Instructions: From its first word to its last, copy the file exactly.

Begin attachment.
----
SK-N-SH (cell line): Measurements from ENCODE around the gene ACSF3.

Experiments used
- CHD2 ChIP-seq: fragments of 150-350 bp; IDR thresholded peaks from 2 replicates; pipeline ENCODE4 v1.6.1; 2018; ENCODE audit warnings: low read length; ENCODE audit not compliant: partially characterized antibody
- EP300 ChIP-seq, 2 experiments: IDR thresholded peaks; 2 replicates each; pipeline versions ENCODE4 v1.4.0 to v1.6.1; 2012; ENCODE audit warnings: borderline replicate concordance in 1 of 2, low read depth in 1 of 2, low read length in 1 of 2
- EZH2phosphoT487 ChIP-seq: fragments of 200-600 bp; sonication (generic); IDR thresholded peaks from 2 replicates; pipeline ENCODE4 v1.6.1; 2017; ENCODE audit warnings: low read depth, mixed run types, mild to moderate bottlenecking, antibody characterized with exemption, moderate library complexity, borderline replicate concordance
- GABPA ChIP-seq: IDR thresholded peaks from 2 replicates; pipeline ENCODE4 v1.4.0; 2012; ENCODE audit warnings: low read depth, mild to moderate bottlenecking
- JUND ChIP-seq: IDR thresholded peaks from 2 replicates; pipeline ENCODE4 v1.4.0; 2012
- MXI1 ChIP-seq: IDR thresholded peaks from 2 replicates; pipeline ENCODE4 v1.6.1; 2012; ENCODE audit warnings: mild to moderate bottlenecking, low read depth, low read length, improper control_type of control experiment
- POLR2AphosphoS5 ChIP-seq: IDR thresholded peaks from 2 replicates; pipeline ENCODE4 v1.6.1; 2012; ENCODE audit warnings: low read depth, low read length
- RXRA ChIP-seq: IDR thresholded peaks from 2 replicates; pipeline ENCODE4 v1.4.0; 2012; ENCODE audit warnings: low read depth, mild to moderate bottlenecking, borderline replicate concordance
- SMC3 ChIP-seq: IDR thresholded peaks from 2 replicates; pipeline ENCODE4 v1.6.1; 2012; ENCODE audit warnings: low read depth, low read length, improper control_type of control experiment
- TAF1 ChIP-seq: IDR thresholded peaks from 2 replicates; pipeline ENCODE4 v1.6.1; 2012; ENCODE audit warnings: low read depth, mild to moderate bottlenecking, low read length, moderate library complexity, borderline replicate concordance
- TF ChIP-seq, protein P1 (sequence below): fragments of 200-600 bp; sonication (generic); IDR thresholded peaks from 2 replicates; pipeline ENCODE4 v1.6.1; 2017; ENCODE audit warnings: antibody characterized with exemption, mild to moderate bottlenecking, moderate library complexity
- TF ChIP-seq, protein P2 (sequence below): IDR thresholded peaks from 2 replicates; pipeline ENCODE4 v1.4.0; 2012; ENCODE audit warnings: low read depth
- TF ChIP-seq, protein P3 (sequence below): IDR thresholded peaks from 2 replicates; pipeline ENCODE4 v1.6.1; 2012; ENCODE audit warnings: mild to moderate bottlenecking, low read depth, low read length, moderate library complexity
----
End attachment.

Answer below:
SK-N-SH (cell line): Measurements from ENCODE around the gene ACSF3.

Experiments used
- CHD2 ChIP-seq: fragments of 150-350 bp; IDR thresholded peaks from 2 replicates; pipeline ENCODE4 v1.6.1; 2018; ENCODE audit warnings: low read length; ENCODE audit not compliant: partially characterized antibody
- EP300 ChIP-seq, 2 experiments: IDR thresholded peaks; 2 replicates each; pipeline versions ENCODE4 v1.4.0 to v1.6.1; 2012; ENCODE audit warnings: borderline replicate concordance in 1 of 2, low read depth in 1 of 2, low read length in 1 of 2
- EZH2phosphoT487 ChIP-seq: fragments of 200-600 bp; sonication (generic); IDR thresholded peaks from 2 replicates; pipeline ENCODE4 v1.6.1; 2017; ENCODE audit warnings: low read depth, mixed run types, mild to moderate bottlenecking, antibody characterized with exemption, moderate library complexity, borderline replicate concordance
- GABPA ChIP-seq: IDR thresholded peaks from 2 replicates; pipeline ENCODE4 v1.4.0; 2012; ENCODE audit warnings: low read depth, mild to moderate bottlenecking
- JUND ChIP-seq: IDR thresholded peaks from 2 replicates; pipeline ENCODE4 v1.4.0; 2012
- MXI1 ChIP-seq: IDR thresholded peaks from 2 replicates; pipeline ENCODE4 v1.6.1; 2012; ENCODE audit warnings: mild to moderate bottlenecking, low read depth, low read length, improper control_type of control experiment
- POLR2AphosphoS5 ChIP-seq: IDR thresholded peaks from 2 replicates; pipeline ENCODE4 v1.6.1; 2012; ENCODE audit warnings: low read depth, low read length
- RXRA ChIP-seq: IDR thresholded peaks from 2 replicates; pipeline ENCODE4 v1.4.0; 2012; ENCODE audit warnings: low read depth, mild to moderate bottlenecking, borderline replicate concordance
- SMC3 ChIP-seq: IDR thresholded peaks from 2 replicates; pipeline ENCODE4 v1.6.1; 2012; ENCODE audit warnings: low read depth, low read length, improper control_type of control experiment
- TAF1 ChIP-seq: IDR thresholded peaks from 2 replicates; pipeline ENCODE4 v1.6.1; 2012; ENCODE audit warnings: low read depth, mild to moderate bottlenecking, low read length, moderate library complexity, borderline replicate concordance
- TF ChIP-seq, protein P1 (sequence below): fragments of 200-600 bp; sonication (generic); IDR thresholded peaks from 2 replicates; pipeline ENCODE4 v1.6.1; 2017; ENCODE audit warnings: antibody characterized with exemption, mild to moderate bottlenecking, moderate library complexity
- TF ChIP-seq, protein P2 (sequence below): IDR thresholded peaks from 2 replicates; pipeline ENCODE4 v1.4.0; 2012; ENCODE audit warnings: low read depth
- TF ChIP-seq, protein P3 (sequence below): IDR thresholded peaks from 2 replicates; pipeline ENCODE4 v1.6.1; 2012; ENCODE audit warnings: mild to moderate bottlenecking, low read depth, low read length, moderate library complexity